The archeologist/my body in archeology 

dig

The archeologist/my body in archeology
by Erin Ambrose

You kissed me hard – screwball hard – like you were digging for something. Have you ever felt searched like that? Searched and scavenged by lips that thrust through your skin like blood shovels, wrenching your gums, throttling your teeth, wrestling for gold? I waited for the gentleness to come, to settle. But you never had a gentle heart.  

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The Complexities of One Man’s Life, With Added Dog: A Review of Mary Miller’s “Biloxi”

Biloxi cover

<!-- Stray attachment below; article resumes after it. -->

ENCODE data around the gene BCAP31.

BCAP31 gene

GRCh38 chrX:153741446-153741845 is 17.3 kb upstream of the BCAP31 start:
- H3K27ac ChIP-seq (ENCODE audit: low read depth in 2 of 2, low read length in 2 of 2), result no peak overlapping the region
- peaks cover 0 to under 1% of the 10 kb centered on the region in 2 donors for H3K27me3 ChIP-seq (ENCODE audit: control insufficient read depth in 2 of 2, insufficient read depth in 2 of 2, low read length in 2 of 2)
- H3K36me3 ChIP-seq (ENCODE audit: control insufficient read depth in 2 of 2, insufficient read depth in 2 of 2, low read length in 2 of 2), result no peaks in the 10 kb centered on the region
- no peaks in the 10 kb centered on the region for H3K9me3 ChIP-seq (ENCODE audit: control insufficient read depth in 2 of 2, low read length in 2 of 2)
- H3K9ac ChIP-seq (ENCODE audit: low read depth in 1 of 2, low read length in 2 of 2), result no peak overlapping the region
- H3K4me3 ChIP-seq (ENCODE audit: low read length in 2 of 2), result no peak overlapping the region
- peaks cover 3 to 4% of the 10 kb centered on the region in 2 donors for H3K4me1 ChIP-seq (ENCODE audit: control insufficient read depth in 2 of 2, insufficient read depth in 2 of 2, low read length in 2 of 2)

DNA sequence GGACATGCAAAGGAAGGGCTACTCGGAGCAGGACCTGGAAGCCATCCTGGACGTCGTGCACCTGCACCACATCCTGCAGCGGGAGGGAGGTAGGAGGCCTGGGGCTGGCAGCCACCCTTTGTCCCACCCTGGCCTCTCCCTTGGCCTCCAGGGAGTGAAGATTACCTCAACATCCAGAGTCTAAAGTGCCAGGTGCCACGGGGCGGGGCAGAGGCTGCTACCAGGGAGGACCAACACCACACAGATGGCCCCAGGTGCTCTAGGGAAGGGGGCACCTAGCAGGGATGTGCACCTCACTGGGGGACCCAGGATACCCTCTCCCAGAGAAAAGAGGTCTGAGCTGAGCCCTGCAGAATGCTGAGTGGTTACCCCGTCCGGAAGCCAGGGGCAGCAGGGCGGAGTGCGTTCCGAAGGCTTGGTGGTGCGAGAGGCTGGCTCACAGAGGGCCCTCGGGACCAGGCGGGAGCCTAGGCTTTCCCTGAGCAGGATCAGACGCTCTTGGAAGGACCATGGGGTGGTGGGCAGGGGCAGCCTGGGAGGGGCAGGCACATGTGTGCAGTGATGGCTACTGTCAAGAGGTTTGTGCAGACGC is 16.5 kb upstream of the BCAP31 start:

When it comes to finding ugliness, unexpected beauty, and weirdness in everyday life, no author does it quite like Mary Miller. Her understated, straightforward prose is a treasure trove of illuminating morsels that strip away pretense and reflect humanity in all its glorious range: unpleasantness, pettiness, aching, love, hope, heartbreak, longing, lust, depression, humor, and confusion abound. At once a novel and a sociological treatise of loneliness and heartbreak, Biloxi, Miller’s latest novel, is a hybrid narrative that’s part novel, part love letter to human darkness, and part ethnographical observation of an old man and his dog. Oh, and it’s all strangely beautiful and engrossing. 

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